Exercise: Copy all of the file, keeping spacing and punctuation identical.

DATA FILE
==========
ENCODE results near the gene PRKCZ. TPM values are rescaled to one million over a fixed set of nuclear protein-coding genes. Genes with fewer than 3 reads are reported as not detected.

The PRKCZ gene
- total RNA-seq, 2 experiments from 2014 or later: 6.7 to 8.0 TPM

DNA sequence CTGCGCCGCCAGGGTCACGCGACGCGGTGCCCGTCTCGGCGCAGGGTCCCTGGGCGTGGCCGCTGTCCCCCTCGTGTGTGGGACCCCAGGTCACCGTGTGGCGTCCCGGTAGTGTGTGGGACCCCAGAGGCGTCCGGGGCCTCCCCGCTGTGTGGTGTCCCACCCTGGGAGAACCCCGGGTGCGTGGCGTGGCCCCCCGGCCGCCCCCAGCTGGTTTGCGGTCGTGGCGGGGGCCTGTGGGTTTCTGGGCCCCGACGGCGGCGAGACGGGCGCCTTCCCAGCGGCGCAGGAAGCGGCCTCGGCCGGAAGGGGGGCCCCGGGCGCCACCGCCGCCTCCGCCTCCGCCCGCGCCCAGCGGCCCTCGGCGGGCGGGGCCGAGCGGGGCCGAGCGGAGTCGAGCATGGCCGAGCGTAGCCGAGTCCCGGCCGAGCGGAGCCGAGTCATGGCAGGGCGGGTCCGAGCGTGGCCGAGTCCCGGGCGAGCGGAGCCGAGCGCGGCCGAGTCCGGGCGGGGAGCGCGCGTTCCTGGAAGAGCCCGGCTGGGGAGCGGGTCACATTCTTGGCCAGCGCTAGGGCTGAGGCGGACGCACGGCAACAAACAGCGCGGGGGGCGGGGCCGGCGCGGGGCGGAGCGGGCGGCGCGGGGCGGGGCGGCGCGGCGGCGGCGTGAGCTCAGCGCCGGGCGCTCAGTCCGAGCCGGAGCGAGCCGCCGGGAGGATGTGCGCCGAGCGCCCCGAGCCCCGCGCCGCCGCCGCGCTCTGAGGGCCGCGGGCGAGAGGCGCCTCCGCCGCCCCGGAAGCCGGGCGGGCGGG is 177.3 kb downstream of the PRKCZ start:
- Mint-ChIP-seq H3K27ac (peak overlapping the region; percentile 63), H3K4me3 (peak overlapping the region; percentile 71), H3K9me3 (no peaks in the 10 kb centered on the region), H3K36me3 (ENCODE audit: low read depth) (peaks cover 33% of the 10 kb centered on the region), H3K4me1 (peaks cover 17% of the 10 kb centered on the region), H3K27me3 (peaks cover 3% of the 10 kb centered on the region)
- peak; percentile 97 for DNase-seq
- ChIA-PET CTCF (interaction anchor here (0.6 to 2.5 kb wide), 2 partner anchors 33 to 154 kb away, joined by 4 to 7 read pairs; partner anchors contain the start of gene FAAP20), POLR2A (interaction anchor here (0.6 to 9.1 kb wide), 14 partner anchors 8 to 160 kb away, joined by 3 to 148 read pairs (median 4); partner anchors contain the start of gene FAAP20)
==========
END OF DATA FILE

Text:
ENCODE results near the gene PRKCZ. TPM values are rescaled to one million over a fixed set of nuclear protein-coding genes. Genes with fewer than 3 reads are reported as not detected.

The PRKCZ gene
- total RNA-seq, 2 experiments from 2014 or later: 6.7 to 8.0 TPM

DNA sequence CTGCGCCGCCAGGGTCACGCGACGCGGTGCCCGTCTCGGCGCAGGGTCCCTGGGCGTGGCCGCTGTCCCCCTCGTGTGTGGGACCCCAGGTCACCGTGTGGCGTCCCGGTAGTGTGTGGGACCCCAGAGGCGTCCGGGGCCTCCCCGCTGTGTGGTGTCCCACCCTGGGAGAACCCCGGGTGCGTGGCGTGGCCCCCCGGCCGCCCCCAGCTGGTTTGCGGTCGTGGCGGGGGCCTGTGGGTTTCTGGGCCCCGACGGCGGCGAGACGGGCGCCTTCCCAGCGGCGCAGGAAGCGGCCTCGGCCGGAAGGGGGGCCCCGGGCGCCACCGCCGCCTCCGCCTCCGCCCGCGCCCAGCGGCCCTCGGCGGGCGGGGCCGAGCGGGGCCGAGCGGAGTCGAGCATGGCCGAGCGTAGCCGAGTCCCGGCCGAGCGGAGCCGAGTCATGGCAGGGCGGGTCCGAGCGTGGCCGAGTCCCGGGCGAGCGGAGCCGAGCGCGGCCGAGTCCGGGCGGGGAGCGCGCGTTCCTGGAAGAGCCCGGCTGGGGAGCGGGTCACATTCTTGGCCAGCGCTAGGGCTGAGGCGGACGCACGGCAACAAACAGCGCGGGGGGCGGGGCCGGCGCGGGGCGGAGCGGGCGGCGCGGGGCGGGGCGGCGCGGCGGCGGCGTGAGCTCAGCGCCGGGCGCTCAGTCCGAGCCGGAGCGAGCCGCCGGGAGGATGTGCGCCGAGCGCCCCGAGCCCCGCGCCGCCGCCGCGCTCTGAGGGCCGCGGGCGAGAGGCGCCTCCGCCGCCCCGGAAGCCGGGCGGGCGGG is 177.3 kb downstream of the PRKCZ start:
- Mint-ChIP-seq H3K27ac (peak overlapping the region; percentile 63), H3K4me3 (peak overlapping the region; percentile 71), H3K9me3 (no peaks in the 10 kb centered on the region), H3K36me3 (ENCODE audit: low read depth) (peaks cover 33% of the 10 kb centered on the region), H3K4me1 (peaks cover 17% of the 10 kb centered on the region), H3K27me3 (peaks cover 3% of the 10 kb centered on the region)
- peak; percentile 97 for DNase-seq
- ChIA-PET CTCF (interaction anchor here (0.6 to 2.5 kb wide), 2 partner anchors 33 to 154 kb away, joined by 4 to 7 read pairs; partner anchors contain the start of gene FAAP20), POLR2A (interaction anchor here (0.6 to 9.1 kb wide), 14 partner anchors 8 to 160 kb away, joined by 3 to 148 read pairs (median 4); partner anchors contain the start of gene FAAP20)